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Geoprocessing tool reference
Network Analyst toolbox
The geodatabase is a "container" used to hold a collection of datasets. There are three types:
- File Geodatabases—Stored as folders in a file system. Each dataset is held as a file that can scale up to 1 TB in size. This option is recommended over personal geodatabases.
- Personal Geodatabases—All datasets are stored within a Microsoft Access data file, which is limited in size to 2 GB.
- ArcSDE Geodatabases—Stored in a relational database using Oracle, Microsoft SQL Server, IBM DB2, or IBM Informix. These multiuser geodatabases require the use of ArcSDE and can be unlimited in size and numbers of users.
Comparing the three types of Geodatabases
Learn about creating geodatabases
File geodatabases and personal geodatabases
|A collection of various types of GIS datasets held as tables in a relational database
This is the recommended native data format for ArcGIS stored and managed in a relational database.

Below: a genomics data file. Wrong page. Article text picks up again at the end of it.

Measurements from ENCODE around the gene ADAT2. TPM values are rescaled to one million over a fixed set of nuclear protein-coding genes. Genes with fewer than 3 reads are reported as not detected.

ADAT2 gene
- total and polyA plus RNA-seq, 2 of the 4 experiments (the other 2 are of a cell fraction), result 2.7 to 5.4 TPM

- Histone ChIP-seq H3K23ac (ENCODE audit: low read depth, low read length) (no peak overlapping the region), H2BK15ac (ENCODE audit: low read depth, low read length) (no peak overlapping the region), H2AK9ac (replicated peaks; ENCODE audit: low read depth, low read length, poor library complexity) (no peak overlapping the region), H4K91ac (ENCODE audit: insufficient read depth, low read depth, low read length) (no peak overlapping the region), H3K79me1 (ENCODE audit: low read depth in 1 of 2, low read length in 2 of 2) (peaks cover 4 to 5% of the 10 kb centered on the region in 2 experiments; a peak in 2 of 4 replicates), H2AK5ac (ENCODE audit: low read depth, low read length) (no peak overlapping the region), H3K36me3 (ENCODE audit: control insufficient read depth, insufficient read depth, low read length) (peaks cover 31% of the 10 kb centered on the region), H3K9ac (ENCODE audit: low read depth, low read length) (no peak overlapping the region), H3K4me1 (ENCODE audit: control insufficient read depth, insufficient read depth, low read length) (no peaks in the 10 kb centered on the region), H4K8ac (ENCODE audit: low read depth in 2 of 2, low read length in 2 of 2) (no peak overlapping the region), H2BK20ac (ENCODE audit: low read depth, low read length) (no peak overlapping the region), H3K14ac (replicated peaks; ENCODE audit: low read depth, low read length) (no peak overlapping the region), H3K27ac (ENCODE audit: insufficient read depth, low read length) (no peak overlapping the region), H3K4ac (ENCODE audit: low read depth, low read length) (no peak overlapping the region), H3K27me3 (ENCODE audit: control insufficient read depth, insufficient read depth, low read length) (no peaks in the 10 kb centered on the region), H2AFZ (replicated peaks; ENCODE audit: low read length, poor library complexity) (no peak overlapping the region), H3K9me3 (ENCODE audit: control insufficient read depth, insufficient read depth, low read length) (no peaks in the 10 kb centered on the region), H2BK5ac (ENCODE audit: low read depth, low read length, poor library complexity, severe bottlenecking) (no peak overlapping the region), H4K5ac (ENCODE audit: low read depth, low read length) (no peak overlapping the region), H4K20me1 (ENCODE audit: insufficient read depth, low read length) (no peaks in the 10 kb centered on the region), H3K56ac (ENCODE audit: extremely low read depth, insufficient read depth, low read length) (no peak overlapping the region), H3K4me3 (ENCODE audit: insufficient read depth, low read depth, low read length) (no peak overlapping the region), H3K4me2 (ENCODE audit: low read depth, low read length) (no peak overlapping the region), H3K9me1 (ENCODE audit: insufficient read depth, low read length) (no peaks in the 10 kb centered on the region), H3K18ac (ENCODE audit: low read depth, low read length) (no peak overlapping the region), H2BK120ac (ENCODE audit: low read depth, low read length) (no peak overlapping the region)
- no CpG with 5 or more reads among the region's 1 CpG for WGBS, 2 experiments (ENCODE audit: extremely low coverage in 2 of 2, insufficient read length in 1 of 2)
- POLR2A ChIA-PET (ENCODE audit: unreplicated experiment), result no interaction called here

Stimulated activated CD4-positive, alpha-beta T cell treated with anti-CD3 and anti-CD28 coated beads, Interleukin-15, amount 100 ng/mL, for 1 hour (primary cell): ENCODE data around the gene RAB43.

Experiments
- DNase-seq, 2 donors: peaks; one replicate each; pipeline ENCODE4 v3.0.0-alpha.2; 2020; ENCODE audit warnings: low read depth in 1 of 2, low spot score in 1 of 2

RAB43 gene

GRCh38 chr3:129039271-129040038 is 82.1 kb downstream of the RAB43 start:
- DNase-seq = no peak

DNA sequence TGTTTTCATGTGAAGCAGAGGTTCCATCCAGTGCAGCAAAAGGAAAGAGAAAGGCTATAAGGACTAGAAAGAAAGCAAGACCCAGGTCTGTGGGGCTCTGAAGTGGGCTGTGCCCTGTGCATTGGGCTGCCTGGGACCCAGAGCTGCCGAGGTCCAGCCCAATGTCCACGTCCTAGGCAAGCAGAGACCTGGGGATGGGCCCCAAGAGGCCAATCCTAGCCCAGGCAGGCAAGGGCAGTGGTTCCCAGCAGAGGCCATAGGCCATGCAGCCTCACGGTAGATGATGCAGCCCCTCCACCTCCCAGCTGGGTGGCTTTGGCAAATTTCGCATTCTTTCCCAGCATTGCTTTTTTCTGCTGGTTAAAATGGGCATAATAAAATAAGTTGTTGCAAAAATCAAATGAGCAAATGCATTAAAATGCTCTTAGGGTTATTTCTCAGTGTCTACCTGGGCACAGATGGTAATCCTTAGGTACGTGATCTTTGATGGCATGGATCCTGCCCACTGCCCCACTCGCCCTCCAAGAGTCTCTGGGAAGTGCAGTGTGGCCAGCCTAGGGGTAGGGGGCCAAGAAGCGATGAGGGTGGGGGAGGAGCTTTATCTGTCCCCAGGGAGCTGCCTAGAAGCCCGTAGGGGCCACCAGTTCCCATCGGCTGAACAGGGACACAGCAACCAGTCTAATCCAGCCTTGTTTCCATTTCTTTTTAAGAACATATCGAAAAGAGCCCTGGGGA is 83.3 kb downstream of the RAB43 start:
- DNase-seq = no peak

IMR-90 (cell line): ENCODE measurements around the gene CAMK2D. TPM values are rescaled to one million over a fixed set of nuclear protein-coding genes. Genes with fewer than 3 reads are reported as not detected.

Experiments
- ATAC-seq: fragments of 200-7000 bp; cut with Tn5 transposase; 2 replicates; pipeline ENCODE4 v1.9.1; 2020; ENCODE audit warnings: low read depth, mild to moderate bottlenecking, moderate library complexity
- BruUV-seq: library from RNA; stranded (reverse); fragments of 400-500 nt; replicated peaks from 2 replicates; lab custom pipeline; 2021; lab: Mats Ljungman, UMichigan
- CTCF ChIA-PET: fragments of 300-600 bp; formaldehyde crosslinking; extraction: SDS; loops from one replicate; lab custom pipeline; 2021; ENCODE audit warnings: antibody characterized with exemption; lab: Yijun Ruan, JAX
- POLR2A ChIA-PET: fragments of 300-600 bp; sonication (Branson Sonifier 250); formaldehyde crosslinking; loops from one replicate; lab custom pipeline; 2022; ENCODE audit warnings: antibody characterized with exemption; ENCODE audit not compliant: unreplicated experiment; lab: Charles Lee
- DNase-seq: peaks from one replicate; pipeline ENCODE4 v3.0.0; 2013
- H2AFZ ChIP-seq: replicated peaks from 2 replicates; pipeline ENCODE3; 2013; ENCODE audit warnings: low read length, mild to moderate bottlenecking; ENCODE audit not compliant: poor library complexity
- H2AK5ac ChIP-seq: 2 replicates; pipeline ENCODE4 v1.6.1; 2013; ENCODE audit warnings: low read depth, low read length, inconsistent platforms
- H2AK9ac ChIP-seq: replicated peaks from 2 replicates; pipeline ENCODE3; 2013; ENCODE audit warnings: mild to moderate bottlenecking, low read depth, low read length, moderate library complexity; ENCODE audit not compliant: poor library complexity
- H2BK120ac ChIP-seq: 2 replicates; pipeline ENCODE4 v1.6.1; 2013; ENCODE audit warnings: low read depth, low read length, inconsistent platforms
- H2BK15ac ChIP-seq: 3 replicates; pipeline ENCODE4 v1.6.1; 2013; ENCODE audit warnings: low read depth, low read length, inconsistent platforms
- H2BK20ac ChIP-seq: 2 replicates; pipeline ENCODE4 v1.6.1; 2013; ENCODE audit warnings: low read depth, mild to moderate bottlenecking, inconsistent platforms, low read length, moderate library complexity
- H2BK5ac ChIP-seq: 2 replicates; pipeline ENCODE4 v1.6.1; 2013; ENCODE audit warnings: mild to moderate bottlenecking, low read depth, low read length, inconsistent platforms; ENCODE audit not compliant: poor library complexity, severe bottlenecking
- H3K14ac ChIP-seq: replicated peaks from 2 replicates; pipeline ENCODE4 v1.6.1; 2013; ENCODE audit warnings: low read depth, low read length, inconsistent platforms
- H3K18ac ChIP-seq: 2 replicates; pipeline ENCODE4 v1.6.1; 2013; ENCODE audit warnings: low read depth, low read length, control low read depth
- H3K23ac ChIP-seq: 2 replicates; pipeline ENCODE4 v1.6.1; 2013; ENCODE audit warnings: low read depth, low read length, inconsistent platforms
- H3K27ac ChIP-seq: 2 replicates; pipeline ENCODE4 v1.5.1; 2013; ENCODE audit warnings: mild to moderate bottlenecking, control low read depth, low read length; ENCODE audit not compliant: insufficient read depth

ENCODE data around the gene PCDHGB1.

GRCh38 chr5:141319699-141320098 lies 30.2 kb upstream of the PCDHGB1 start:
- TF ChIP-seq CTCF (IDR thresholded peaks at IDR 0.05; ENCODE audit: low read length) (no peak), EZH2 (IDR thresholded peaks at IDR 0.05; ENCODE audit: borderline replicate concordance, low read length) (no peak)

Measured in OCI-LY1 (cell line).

|A collection of various types of GIS datasets held in a file system folder
This is the recommended native data format for ArcGIS stored and managed in a file system folder.
|Original data format for ArcGIS geodatabases stored and managed in Microsoft Access data files
This is limited in size and tied to the Windows operating system.
|Number of Users
Many readers and many writers
ArcSDE can be licensed for use at three levels:
- Personal ArcSDE
- Workgroup ArcSDE
- Enterprise ArcSDE
|Single user and small workgroups
Some readers and one writer per feature dataset, standalone feature class or table.
Concurrent use of any specific file eventually degrades for large numbers of readers.
|Single user and small workgroups with smaller datasets
Some readers and one writer.
Concurrent use eventually degrades for large numbers of readers.